Besides scavenging rotten foods, In the wild (and if a domestic dog is given a whole animal carcass), the dog or wolf would ingest the stomach contents of their prey. The stomach contents, which are usually from a herbivore or omnivore, are comprised of plant matter that has been pre-digested. This is significant because dogs do not possess the digestive enzymes or chewing ability to break down a plant’s outer cell wall efficiently and would therefore be unable to obtain its nutrients. This would lead to nutrient deficiencies over time. When the dog consumes pre-digested plants, like that from their prey’s stomach, the cell wall has been broken down for them, allowing the dog to absorb its nutrients.

The digestive enzyme Amylase (which breaks down starch) is often cited as a defining factor in plant digestion in dogs. Some small saliva samples from domestic dogs have shown a very small amount of Amylase, but it is so minuscule that it would not help or begin digestion in the mouth.

Animals that eat plants begin digestion in their mouths with the help of digestive enzymes, like Amylase,  in their saliva.

In dogs, as with most carnivores, Amylase is produced in the pancreas and secreted into the small intestine.

One main issue with Vegetarian Dog Diets.

I did a quick internet search for “vegetarian dog food.” I was horrified to find very few vegetables included in any of the products and a myriad of misleading claims. I don’t want to list any specific products as it isn’t the purpose of this article. Still, all of the ones I looked at were largely grain—and legume-based, with flavours, vegetable oils, salt, and a long list of synthetic vitamins and minerals. 

We don’t add nutrients to fresh whole foods like a bag of carrots or an apple, so if a brand you’re considering is adding an entire catalogue of nutrients into their formulated feed, ask yourself, “Why?”. Is it because there aren’t enough nutrients in the product to begin with?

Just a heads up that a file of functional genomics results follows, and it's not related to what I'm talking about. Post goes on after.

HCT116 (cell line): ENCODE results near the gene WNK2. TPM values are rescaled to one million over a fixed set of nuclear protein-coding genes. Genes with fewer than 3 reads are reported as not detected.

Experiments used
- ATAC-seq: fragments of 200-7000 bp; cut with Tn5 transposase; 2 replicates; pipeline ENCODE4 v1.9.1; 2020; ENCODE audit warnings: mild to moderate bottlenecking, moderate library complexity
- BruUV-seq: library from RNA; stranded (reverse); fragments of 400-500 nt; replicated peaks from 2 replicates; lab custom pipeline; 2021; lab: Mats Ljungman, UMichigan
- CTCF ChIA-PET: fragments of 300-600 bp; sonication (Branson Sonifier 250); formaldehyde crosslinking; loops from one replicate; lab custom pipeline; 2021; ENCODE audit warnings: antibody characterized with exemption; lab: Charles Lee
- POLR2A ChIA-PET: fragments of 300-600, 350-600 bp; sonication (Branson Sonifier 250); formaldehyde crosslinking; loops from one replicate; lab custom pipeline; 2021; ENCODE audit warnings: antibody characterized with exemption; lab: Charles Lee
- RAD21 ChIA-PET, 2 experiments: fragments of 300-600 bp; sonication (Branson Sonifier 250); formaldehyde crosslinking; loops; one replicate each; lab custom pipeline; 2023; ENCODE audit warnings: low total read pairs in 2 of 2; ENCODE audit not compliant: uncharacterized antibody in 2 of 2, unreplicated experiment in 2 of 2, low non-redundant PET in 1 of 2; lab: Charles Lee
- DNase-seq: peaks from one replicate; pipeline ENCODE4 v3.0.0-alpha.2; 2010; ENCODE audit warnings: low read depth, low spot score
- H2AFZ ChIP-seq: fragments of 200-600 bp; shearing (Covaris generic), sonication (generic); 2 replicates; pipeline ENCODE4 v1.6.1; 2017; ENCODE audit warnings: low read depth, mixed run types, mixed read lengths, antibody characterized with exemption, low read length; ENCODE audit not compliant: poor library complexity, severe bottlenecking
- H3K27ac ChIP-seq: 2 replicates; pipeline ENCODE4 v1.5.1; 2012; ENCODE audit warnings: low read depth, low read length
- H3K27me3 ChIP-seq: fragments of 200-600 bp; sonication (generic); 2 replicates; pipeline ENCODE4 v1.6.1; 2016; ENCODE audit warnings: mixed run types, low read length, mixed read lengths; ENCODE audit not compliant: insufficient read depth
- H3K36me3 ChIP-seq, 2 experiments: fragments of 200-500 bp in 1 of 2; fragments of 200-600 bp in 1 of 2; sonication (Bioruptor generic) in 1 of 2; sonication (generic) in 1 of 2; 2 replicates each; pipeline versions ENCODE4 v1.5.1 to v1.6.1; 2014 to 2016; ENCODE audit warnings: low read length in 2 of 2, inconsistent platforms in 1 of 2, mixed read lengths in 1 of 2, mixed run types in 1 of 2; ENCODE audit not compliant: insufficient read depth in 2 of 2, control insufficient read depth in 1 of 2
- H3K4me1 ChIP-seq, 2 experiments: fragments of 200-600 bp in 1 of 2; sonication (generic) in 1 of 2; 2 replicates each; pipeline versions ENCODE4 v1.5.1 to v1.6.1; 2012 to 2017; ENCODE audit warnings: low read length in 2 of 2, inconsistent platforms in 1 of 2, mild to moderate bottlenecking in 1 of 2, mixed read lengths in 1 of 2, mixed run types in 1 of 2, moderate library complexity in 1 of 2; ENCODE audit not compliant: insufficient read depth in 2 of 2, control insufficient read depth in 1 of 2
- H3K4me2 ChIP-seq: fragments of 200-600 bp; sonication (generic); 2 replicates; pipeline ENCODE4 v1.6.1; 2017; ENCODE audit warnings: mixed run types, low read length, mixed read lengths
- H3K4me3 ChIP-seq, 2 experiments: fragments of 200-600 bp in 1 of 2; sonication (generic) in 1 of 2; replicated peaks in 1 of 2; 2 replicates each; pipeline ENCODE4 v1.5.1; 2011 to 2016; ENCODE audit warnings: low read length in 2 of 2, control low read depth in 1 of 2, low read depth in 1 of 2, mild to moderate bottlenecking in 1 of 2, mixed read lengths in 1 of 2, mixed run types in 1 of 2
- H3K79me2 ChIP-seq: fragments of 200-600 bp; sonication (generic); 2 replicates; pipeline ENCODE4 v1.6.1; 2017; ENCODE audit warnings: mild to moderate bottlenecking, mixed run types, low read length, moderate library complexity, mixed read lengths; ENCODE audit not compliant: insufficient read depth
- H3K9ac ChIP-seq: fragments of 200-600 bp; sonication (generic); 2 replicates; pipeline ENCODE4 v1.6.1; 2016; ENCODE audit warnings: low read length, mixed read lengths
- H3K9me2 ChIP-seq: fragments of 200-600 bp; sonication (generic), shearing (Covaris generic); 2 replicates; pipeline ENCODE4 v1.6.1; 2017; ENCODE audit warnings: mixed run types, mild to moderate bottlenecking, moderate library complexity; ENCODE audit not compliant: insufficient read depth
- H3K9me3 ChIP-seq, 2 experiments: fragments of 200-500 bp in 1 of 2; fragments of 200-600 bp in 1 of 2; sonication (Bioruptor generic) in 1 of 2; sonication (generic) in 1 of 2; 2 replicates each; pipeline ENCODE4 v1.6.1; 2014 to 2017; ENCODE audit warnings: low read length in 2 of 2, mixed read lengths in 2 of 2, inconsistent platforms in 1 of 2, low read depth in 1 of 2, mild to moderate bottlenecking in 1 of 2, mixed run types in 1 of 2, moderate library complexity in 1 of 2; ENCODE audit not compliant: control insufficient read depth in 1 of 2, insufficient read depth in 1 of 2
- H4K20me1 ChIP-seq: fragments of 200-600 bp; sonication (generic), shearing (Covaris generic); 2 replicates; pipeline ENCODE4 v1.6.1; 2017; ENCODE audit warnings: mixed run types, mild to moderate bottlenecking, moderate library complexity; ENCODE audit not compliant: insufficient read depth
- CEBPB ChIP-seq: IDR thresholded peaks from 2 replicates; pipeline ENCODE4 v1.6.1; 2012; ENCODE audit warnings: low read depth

These grain and legume-based diets would not offer adequate nutrition without all of the added synthetic vitamins. Does that sound like a fair and proper diet for your dog? 

Health claims such as “chicken, beef and pork are often the cause of skin allergies, so switch to plant-based protein” are misleading because, although many dogs are allergic to those proteins, it is often their cooked form that causes allergies as proteins are denatured once cooked. Denatured proteins are difficult to digest and are less bioavailable. 

Chicken, beef, and pork are intensively farmed and more readily available, so they are more likely to be overfed to dogs. Any food item fed in large amounts over long periods of time has the potential to cause an allergic reaction. A dog with a chicken allergy is often perfectly fine to eat raw chicken- when properly introduced and under the guidance of a Nutritionist, of course.

There is currently no commercially available vegetarian or vegan dog food I would ever recommend.

Neither dogs nor humans have evolved to eat a large amount of wheat.

A diet based largely on grains and legumes contains a lot of starch, which can cause flatulence and lead to “bloat”, a condition in which gasses within the stomach struggle to pass through or be burped up, causing the stomach to twist itself.